Alexander Murray, 6th Earl of Dunmore, inherits the island and with it the first hint of the food crises that would, coincidentally, start the season after his death and dominate the early years of his widow’s control of the estate. He appears to do the islanders a favour in replacing the hated Factor Donald Stewart with Duncan Shaw Factor but the series of Clearances that Shaw oversaw suggests otherwise. The one good thing that the 6th Earl did consider doing was a revival of Captain Alexander Macleod’s plan to link East & West Loch Tarbert but he, just like the good Captain before him, died soon after having had this notion.

No, this is not an error but I want to look at these years before returning to what I believe to be the defining decades of the Dunmore dynasty.

The first five years see the finally fully fledged 7th Earl embark on an overambitious building program, gain a wife and lose an estate. I say ‘lose’ because, although it might appear that having sold North Harris for 250% of the sum his grandfather had paid for the whole island he had done rather well in the deal, it is believed that little or no cash was actually exchanged. The estate was provided in payment of monies that were owing to the Earl’s bankers.

It is worth noting that he wasn’t the first grandson to have to ‘sell’ land on Harris for Alexander Norman Macleod had preceded him in this regard when being forced to sell the whole island. In his case, the purchaser had been…the 5th Earl of Dunmore. It was also this Macleod who had brought Donald Stewart to Harris to act as his Factor.

The consequence of this was that, for the final forty years of his life, the 7th Earl only owned the South Harris Estate and thus could focus his attention upon that part of the island. There is, frankly, scant evidence of him paying the island any attention at all other than as a plaything and virtually none after his mother’s death in 1886. The few developments that did take place can all be ascribed to sources other than him.

As alluded to above, the Dowager Countess was greeted in the year following her husband’s death by the first of the Potato Famines that would last through to 1851 and lead, in part, to 742 people leaving Harris for Australia the following year. Borve on Harris was resettled, and then it & Borve on Berneray were Cleared. In amongst this turmoil the Countess decided to establish her Embroidery School at An-t-Ob which seems to have more in common with a child-labour sweat-shop than a serious attempt at addressing the economic issues facing the islanders.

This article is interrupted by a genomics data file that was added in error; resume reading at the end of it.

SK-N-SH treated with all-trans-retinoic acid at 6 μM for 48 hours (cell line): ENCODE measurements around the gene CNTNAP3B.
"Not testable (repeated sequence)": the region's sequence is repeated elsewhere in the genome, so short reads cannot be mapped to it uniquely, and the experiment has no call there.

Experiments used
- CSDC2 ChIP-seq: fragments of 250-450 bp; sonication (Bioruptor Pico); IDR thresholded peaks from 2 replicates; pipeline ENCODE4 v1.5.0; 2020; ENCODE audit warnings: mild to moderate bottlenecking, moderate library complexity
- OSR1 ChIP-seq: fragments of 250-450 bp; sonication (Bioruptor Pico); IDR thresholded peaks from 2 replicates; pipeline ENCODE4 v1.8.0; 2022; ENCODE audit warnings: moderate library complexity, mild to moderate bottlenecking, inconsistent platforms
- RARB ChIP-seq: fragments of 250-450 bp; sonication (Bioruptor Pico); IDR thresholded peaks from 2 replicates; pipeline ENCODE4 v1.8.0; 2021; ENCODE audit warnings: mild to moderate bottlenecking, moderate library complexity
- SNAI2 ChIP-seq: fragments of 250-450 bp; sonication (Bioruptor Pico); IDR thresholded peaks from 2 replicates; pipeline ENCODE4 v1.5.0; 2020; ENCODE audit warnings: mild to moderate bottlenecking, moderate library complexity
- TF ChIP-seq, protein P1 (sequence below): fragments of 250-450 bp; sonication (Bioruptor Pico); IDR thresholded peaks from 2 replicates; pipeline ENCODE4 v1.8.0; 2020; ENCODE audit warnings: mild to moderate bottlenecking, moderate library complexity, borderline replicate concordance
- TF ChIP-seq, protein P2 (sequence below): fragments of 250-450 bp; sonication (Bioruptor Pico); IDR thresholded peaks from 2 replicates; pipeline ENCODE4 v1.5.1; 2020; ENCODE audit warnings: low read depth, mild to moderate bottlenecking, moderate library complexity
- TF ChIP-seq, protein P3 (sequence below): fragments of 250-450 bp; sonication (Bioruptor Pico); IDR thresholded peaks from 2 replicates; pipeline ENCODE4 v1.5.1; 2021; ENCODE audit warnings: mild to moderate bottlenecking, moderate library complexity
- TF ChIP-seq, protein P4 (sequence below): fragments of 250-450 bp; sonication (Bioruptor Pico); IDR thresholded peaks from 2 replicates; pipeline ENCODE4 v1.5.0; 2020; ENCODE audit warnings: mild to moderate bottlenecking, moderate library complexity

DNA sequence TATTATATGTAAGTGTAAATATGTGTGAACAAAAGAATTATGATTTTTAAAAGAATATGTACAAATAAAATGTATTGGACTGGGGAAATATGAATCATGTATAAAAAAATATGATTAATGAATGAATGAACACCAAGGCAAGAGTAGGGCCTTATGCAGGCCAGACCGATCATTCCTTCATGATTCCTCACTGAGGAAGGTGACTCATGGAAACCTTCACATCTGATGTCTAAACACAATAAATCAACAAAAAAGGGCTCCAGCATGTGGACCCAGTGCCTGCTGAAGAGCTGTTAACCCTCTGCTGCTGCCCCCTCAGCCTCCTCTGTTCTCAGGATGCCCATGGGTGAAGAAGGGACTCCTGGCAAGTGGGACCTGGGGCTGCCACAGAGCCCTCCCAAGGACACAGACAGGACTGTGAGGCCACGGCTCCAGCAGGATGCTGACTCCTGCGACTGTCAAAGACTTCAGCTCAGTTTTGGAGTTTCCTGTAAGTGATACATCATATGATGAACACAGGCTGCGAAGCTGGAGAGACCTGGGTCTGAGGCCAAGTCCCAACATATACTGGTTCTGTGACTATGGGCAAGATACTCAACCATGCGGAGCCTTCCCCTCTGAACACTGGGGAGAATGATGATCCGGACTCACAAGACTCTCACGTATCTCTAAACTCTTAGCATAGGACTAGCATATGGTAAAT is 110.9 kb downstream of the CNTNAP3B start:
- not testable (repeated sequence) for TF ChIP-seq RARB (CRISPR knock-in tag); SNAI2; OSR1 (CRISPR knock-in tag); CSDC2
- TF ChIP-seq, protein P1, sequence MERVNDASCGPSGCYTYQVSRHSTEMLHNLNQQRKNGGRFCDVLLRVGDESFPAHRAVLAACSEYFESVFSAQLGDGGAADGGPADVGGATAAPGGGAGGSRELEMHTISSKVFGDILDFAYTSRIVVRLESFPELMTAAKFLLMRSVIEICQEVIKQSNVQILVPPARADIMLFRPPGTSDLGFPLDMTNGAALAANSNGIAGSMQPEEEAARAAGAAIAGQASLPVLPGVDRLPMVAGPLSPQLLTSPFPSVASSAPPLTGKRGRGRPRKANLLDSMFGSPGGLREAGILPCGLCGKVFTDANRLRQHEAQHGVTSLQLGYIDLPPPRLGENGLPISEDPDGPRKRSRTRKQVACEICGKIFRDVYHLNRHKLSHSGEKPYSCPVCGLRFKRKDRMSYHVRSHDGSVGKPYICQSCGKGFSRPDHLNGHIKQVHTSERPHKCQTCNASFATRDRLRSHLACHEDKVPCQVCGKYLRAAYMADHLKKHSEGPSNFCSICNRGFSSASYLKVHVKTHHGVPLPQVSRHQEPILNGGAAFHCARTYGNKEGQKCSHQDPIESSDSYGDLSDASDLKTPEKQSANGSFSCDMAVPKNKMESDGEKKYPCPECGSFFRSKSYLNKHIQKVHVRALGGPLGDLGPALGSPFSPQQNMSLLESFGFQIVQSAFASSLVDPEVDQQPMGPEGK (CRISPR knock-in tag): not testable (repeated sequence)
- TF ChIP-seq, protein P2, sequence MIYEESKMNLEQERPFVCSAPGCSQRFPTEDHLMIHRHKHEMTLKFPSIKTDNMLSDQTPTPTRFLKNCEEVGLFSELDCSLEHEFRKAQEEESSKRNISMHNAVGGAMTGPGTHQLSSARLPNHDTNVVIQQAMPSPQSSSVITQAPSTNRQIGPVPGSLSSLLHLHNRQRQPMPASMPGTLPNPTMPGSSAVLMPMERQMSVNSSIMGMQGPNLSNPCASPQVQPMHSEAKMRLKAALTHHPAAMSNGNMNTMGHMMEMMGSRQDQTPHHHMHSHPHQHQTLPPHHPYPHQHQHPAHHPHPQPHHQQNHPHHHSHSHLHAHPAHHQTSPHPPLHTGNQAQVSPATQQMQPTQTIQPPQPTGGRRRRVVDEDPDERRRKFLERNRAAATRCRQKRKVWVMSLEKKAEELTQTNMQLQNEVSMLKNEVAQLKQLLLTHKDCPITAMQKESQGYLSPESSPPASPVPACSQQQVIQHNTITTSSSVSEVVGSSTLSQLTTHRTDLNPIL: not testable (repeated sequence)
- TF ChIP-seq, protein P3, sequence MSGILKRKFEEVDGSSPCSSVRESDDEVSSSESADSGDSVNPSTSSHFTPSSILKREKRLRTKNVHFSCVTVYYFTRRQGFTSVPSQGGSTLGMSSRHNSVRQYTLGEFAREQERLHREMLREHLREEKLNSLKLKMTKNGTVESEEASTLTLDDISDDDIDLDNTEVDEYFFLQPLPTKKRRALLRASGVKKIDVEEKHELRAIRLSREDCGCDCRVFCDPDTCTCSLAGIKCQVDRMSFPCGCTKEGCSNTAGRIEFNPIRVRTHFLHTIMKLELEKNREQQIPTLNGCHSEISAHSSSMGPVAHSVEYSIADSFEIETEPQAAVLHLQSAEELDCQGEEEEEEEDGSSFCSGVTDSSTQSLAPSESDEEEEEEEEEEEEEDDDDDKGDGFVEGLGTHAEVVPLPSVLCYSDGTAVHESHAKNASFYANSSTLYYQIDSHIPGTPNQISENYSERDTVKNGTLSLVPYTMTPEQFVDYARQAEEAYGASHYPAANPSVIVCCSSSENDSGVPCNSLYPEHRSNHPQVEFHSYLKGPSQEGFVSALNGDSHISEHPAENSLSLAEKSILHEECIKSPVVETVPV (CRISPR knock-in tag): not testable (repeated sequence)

She met their spiritual needs by finally acceding to demands for a Free Church to be built (although the site at Manish was not their first-choice) having claimed ignorance of all previous requests.

In the year of her son’s sixteenth birthday she and Mrs Thomas started the Stocking Knitting industry which appears to have been more financially robust for the women of the island than the Embroidery School of the previous decade. This event marks our first record of the latter lady’s presence on the isle, a presence that in my opinion was of great significance especially with regard to the early marketing of what was to become known as Harris Tweed.

Finally, in 1860, Direcleit and Ceann Dibig were cleared with a favoured few being allowed to dwell there as cottagers…

Overall what strikes me is not what the four Earls and one Countess are remembered for having done, but rather all that they failed to do and chief amongst these must be their not having established Tarbert as a fishing station with the two lochs linked by canal or rail.
One can only guess at the income it would have generated for the island and its owners and at what it might have cost, but it would certainly have been a wiser investment than the 7th Earl’s castle which was to prove so dear…

>Clearance of Borve, Harris 1839


This is an unusually long piece purely because I have attempted to combine in one place all that can be gleaned from published accounts relating to this particular Clearance.
We start with the First Report from the Committee on Emigration, Scotland 1841 which is contained in the House of Commons Papers Volume 6 Thursday 19th March 1841 (I have provided the full text of this examination in a previous piece so what follows is an analysis of information specifically related to the events of 1839 contained in Duncan Shaw’s responses):
Henry James Baillie, Esq, in the Chair
Mr. Duncan Shaw, called in ; and Examined.
At the time he was Factor for Harris and North Uist having earlier been the Factor for South Uist. Shaw came to the ‘Long Island’ at Whitsuntide 1811 (or 12, depending on which part of his account you take the year from!) having previously spent six years on Skye since leaving his native Perthshire. He quotes a figure of £11,500 for the value of the Kelp made on Clanronald’s South Uist estate in one year alone. He remarks on the large population growth that has taken place on the isles since that time but was unable to give an estimate of the extent.